Saturday, November 26, 2011

Response to Rapper T.I.'s Claim of Un-American Gays

In his recent interview with Vibe Magazine, rapper T.I. offered his insights and opinions on a number of topics, including his thoughts on the response of the gay community toward anti-gay slip-ups and slurs from rappers and other celebrities. We have seen responses to the comments of 50 Cent, Eminem, and the incident T.I. is responding to, Tracy Morgan—an incident for which he is still trying recover from the backlash.

To over simplify T.I.'s remarks, he essentially argues that gays are becoming oversensitive about homophobia and that responses to these incidents of anti-gay outbreaks are un-American. I am personally a fan of rap, hip-hop, and T.I. However, this cover interview with Vibe really begs the simple question: "Really, T.I.!?"

Wednesday, November 2, 2011

Walking with the Deathly Queer

More than 500 years ago, when the Spanish conquistadors arrived in what they perceived to be the “New World” (México), they encountered the indigenous peoples practicing a ritual that appeared, to them at least, to be creating a mockery out of death. They would keep skulls as trophies that symbolized not only death, but also rebirth. It was a ritual the indigenous people had practiced at for thousands of years. A ritual the Spaniards would try to unsuccessfully to eradicate. A ritual known today as Día de los Muertos, or Day of the Dead.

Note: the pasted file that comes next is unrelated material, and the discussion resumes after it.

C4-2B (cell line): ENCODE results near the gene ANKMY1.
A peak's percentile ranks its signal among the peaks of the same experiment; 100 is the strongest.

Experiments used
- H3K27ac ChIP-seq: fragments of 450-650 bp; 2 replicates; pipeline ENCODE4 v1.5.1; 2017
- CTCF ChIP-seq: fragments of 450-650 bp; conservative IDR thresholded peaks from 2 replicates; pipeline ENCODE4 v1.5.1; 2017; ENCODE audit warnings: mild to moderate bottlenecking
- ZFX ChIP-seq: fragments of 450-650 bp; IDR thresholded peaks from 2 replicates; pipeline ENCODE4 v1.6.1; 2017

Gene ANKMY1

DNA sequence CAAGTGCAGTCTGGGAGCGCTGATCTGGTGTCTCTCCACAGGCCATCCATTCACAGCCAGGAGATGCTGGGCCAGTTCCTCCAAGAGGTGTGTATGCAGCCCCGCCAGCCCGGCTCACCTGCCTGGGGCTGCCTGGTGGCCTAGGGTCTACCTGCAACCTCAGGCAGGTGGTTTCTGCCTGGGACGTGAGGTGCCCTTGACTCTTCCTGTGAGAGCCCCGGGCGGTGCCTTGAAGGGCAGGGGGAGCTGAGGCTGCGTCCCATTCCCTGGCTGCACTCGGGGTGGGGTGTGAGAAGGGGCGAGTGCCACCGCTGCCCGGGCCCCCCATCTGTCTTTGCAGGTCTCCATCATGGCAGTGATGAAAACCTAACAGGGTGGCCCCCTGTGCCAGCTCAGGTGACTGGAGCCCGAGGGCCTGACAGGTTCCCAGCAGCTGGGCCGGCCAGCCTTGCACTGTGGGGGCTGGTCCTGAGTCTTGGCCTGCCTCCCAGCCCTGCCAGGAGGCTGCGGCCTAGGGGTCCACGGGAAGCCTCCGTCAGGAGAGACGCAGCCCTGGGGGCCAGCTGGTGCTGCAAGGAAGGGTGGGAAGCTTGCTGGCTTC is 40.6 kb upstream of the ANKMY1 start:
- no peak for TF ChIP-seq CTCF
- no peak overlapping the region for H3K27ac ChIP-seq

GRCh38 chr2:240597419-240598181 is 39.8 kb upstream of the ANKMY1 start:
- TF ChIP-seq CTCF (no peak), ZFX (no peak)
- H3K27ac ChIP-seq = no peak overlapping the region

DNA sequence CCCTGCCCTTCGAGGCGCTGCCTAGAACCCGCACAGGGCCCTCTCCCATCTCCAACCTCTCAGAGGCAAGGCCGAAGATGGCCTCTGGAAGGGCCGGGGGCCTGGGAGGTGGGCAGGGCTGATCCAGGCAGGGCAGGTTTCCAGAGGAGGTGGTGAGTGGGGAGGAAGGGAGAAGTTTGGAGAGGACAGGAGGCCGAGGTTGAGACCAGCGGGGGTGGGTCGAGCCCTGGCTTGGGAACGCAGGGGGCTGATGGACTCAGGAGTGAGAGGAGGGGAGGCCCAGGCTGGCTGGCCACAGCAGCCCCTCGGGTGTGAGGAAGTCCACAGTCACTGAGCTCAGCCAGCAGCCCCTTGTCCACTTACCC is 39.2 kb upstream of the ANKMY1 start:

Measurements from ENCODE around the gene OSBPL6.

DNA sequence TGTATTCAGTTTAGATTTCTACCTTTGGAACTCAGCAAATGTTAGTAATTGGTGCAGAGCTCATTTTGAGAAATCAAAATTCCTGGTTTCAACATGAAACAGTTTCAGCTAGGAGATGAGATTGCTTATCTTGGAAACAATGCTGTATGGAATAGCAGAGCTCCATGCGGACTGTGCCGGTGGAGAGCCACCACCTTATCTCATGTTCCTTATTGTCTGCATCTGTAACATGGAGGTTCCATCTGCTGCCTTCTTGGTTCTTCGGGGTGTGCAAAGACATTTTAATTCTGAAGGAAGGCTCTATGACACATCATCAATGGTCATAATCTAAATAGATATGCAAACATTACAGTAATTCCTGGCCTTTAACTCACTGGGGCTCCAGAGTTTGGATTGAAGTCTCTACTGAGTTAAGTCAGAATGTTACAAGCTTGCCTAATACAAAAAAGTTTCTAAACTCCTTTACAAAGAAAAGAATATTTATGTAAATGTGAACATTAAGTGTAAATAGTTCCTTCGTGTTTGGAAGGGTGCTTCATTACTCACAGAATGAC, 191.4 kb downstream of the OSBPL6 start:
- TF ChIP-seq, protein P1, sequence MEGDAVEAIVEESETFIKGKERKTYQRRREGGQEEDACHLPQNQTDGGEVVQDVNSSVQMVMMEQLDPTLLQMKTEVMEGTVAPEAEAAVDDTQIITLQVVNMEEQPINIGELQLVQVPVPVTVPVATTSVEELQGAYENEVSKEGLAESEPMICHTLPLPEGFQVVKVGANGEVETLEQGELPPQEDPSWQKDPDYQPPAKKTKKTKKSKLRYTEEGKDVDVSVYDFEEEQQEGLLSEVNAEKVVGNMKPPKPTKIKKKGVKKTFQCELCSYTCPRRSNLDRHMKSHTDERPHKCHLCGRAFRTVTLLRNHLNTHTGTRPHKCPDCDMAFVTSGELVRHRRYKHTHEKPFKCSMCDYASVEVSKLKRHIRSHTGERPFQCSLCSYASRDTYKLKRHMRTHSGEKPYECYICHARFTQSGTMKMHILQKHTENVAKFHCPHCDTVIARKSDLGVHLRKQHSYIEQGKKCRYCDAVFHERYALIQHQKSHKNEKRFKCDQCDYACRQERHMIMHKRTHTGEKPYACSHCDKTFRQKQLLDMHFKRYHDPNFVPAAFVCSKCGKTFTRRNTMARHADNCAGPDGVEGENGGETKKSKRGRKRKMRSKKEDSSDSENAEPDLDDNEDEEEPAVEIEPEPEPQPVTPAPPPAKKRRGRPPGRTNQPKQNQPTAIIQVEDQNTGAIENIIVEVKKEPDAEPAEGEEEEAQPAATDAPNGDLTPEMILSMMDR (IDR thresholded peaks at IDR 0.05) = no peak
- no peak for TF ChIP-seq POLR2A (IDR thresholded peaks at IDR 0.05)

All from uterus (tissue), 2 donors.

November 2 is celebrated as el Día de los Muertos in México and various parts of the United States. It is a day that is very close to my heart as I reflect on the lives and legacies of my own deceased loved ones.

We remember our dead, not as gone and lost forever, but a commemorate a day when they can cross into our plane of existence and be in fellowship and memorial with us. Unlike the Spaniards, who viewed death as the end of life, the natives viewed it as the continuation of life. Instead of fearing death, they embraced it. To them, life was a dream and only in death did they become truly awake. And that is what we celebrate today. What a way of queering the dead—and the living.